2013 will certainly be seen as a seminal year in the career of Southern rock troubadour Jason Isbell.In February, Isbell married singer/songwriter Amanda Shires, and in June he released Southeastern, an ode to his newfound sobriety and his deepest, most poignant record to date. Along the way, Isbell managed appearances on CBS This Morning, Conan, and Letterman, taped an Austin City Limits spot, toured incessantly across the US and Europe, and saw Southeastern lauded across the land – the record ended up on best of the year lists from American Songwriter (who labeled it the best of the year), NPR, and Amazon, among many others.Since 2007, when Isbell left Drive-By Truckers, his rise to the upper echelon of Southern rock and roll has been meteoric. Three critically acclaimed records – 2007’s Sirens Of The Ditch, 2009’s Jason Isbell & The 400 Unit, and 2011’s Here We Rest have served notice that this Alabama singer/songwriter will long be a powerful force in the world of contemporary Americana.Jason Isbell will be visiting The Orange Peel in Asheville tomorrow night, January 23rd. Trail Mix would love to give you the opportunity to check out the show. All you have to do is take a shot at the trivia question down below and email your answer to [email protected] A winner of two passes to the show will be chosen from all correct answers received by 6:00 P.M. tonight!!Question – In “Outfit,” what did the narrator’s father sell so that he might buy the narrator’s mother a ring?Remember – don’t post your answers here! Email them in!Good luck!!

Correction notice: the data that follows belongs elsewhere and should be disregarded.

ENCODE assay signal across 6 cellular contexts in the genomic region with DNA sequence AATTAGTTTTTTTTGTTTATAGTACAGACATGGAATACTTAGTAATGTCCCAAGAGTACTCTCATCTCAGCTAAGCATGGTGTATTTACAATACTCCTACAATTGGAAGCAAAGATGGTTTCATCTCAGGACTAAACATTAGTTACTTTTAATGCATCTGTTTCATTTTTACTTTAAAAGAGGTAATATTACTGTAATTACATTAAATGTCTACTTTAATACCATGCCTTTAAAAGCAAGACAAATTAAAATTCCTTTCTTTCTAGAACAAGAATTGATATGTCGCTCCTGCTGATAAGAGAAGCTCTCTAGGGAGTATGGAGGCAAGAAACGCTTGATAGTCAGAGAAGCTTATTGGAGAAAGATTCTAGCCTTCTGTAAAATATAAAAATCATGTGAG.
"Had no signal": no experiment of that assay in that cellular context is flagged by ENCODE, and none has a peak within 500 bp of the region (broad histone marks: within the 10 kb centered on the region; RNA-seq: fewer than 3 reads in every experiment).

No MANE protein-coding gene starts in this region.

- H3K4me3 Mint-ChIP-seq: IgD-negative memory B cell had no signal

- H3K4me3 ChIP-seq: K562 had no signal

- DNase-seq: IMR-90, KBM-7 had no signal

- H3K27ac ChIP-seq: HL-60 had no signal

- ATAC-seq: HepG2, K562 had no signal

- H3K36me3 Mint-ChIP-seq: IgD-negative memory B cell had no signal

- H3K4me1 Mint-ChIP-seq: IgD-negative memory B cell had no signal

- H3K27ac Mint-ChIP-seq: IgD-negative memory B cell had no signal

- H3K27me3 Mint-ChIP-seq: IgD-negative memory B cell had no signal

With kids free for the summer and vacation time itching to be used, it may be time to take your old bike in for a tune up and hit the trails. Here are a few tried and true spots throughout the Virginia that are perfect for a weekend solo or group trip. The trails don’t require a high skill level in mountain biking and are great for plenty of scenic photo ops along the way.The Virginia Creeper Trail stretches 35 miles, descending from Abington to Damascus and ascending from Damascus to Whitetop along streams, trails, and rails. Many who bike the entire 35 miles will descend from one direction to the midpoint of Damascus, then be transported to the top of the other direction to end up descending to Damascus. What makes this trail great is the flexibility, you can decide to bike certain sections and lengths of the trail based on the length of your desired trip and how the experience is going. If you decide to bike half the trail one day, you may love it and want to complete the other half the following day or later during the weekend. The trail’s beauty is unparalleled any time of the year with numerous trestle bridges that allow you to traverse over and beside the running waters of the Whitetop Laurel River. For those without a bike, Damascus is a hub of bike rentals, small shops, and a few food options for the convenience of the many visiting tourists throughout the year.The New River Trail is another flat biking route within the Virginia mountains that runs along the New River. Ideal for those after a leisurely pedal through the country, the trail’s gentle terrain falls within the New River Trail State Park, designated as an official National Recreation Trail by the U. S. Department of the Interior. The route is level and makes for an easy ride as you go through two tunnels, three major bridges, and 30 smaller bridges and trestles throughout the full 39 miles. Sights along the trail include the rushing river, lush pastoral scenery, and Christmas tree farms. This trail passes through four different counties and offers much more than bicycling along the way. Recreational favorites such as camping, hiking, horseback riding, swimming, paddling, and fishing are all within reach in this gorgeous section of Virginia’s backcountry.The High Bridge Trail lives up to its name with a 2,400 foot long bridge that rests 160 feet above the Appomattox River as its trademark. The trail was originally part of the South Side Railroad, with the iconic bridge being built in 1853. The trail gives riders and hikers alike the opportunity to stroll through smaller communities all while enjoying an easy, level ride. The trail now spans 31 miles and boasts the longest recreational bridge in Virginia. With several restroom and picnic locations, the trail is open from dusk to dawn for outdoor enthusiasts to have a full day of biking through the scenic twists and turns of central Virginia.The Tobacco Heritage Trail is symbolic of not only outdoor recreation, but also of ambition as it aims to link five counties in Southern Virginia. The motivation behind the still active expansion of the trail is to boost transportation, tourism and economic development in an area that is known for being rural, yet historic. While there are continued efforts and construction projects aimed to expand and improve the trail, all sections are currently open, making the trail’s 22 miles fair game for all. Unlike many other commercialized trails, the Tobacco Heritage Trail does not require a parking fee.The Washington & Old Dominion Trail is within its own Railroad Regional Park that provides a 45 mile path where the former Washington & Old Dominion Railroad was located. This trail, like many others has a high flexibility option as it allows cyclists to pop on and off of the trail in many locations throughout the journey. The biking trail is paved and used for transit as well as recreational use. Some bikers find themselves on the trail daily as it provides a way to commute to and from a town without concern of traffic, gas prices, and the hustle and bustle that can only be escaped through outdoor immersion.If one of your goals is to get outside more this summer, add some of these trails to your list of places to visit. They are scenic, relaxing, and tame adventures to tackle the next time you find yourself with a desire to explore the trails of Virginia.